The Use of Intermediate Channels as a Strategy to Minimize Imposition in Intercultural English-speaking Contexts – Implications for Modifications of English Linguistic Politeness Theories

Pham Thi Hong Nhung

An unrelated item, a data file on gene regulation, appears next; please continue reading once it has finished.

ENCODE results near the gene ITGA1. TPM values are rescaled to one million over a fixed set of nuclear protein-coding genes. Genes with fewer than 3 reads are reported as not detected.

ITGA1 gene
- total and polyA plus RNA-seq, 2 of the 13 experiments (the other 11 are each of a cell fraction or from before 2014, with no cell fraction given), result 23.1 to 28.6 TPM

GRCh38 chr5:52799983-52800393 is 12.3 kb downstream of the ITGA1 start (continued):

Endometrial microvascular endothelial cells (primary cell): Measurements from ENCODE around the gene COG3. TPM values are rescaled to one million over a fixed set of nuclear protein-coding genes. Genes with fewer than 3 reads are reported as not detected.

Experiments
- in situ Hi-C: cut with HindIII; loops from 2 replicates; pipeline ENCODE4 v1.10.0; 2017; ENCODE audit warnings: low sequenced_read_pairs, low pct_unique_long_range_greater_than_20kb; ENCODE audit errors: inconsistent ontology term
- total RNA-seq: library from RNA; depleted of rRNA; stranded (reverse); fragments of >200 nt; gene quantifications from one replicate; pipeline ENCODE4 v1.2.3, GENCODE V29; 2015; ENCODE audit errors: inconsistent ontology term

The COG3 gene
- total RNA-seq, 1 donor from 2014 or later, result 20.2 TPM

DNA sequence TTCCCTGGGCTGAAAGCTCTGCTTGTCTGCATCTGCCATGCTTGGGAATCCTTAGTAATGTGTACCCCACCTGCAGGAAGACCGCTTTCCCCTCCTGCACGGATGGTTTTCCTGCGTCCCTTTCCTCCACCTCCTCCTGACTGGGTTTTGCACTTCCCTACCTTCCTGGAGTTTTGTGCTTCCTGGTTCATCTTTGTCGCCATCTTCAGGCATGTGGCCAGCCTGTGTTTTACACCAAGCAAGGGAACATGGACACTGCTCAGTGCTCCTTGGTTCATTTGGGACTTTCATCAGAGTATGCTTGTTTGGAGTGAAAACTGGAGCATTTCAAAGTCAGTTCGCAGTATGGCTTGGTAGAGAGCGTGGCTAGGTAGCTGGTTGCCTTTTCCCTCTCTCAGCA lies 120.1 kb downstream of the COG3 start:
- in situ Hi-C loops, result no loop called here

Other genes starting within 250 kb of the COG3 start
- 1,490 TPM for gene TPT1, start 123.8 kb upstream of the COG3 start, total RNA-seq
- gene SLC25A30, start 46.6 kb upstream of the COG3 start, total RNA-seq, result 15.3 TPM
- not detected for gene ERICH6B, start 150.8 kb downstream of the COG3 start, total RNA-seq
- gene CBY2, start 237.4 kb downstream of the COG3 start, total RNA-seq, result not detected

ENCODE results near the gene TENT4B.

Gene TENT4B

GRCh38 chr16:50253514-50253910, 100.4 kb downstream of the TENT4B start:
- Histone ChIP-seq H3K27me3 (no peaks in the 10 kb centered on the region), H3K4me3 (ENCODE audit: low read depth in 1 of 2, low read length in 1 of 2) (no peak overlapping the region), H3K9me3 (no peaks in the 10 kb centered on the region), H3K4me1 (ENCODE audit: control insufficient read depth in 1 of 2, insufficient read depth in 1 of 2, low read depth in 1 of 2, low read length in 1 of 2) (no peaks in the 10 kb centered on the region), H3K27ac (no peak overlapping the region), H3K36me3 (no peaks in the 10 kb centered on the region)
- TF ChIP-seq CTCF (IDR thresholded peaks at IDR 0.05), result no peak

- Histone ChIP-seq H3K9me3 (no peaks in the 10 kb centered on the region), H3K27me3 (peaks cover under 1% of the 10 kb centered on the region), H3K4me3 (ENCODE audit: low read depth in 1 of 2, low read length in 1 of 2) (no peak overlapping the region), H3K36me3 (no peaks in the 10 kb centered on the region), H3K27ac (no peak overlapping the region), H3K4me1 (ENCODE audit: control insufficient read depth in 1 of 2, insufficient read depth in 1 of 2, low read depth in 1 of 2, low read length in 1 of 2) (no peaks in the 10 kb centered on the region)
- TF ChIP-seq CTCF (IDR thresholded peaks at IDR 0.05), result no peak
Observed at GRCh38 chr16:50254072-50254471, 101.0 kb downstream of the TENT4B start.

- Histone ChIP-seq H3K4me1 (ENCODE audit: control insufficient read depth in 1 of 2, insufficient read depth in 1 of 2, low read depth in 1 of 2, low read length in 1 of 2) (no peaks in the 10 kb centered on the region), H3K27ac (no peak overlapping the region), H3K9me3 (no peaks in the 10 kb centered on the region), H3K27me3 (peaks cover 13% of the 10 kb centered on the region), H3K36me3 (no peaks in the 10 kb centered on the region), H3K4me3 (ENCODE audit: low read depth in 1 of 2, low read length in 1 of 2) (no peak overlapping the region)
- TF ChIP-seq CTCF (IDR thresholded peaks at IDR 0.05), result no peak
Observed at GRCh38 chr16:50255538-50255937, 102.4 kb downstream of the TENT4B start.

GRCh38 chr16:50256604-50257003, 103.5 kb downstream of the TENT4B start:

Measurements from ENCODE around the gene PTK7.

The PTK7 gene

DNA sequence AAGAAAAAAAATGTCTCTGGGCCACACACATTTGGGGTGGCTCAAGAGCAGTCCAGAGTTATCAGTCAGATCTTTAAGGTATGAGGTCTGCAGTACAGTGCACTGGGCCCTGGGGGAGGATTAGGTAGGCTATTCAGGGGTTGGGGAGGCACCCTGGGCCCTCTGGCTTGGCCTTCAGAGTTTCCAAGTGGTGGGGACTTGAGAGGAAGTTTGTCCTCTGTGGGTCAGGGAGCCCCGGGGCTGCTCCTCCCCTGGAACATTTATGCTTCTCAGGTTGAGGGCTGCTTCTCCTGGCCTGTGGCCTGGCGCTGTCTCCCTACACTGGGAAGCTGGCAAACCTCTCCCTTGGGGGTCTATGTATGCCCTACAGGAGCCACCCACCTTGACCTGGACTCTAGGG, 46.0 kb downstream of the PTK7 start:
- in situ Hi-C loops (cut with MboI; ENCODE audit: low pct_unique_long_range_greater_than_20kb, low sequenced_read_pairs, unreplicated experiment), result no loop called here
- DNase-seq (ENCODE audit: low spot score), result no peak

The paper reports an interesting data corpus of the Vietnamese using intermediate channels to reduce imposition in English-speaking intercultural workplace contexts. It draws on a collection of 71 imposition-related incidents in which the Vietnamese working with Westerners (Anglo-culturals) reported situations of their (not) undertaking act of imposition on their Western counterparts. The data analysis reveals 5 major types of intermediate channel deliberately employed by the Vietnamese to reduce the degree of imposition of their acts, especially those costly to their Anglo-cultural addressee. This shown that in English-speaking intercultural contexts, a change in the form of language (i.e., linguistic strategy) is not necessarily the only means employed to reduce the degree of imposition. This suggests modifications to English linguistic politeness theories, especially that by Brown and Levinson’s (1978, 1987).

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